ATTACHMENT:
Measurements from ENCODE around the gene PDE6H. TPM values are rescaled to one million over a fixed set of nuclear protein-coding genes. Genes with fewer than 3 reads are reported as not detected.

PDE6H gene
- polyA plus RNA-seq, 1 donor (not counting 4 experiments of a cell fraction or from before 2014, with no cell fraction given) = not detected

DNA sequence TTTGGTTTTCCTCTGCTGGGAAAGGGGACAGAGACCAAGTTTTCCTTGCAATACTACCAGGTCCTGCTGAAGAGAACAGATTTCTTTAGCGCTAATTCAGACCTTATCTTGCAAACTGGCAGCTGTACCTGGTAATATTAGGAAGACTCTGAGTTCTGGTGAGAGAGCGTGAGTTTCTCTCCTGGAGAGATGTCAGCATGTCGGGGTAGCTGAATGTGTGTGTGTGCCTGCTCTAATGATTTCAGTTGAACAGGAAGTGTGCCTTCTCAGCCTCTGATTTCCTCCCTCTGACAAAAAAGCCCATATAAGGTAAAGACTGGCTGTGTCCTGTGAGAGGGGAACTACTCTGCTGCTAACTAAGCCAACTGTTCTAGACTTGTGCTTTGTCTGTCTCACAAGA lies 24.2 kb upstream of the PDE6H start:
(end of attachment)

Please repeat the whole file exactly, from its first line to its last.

Measurements from ENCODE around the gene PDE6H. TPM values are rescaled to one million over a fixed set of nuclear protein-coding genes. Genes with fewer than 3 reads are reported as not detected.

PDE6H gene
- polyA plus RNA-seq, 1 donor (not counting 4 experiments of a cell fraction or from before 2014, with no cell fraction given) = not detected

DNA sequence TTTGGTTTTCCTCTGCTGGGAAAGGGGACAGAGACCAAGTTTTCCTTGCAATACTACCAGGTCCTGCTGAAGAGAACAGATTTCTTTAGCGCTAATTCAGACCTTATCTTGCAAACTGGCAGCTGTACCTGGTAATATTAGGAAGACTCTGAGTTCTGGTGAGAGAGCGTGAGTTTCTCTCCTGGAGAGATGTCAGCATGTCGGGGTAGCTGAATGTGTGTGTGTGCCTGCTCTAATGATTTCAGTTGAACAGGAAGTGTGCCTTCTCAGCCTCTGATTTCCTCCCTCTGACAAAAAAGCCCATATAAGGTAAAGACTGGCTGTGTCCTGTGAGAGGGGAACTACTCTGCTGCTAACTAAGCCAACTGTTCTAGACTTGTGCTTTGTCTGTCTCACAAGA lies 24.2 kb upstream of the PDE6H start: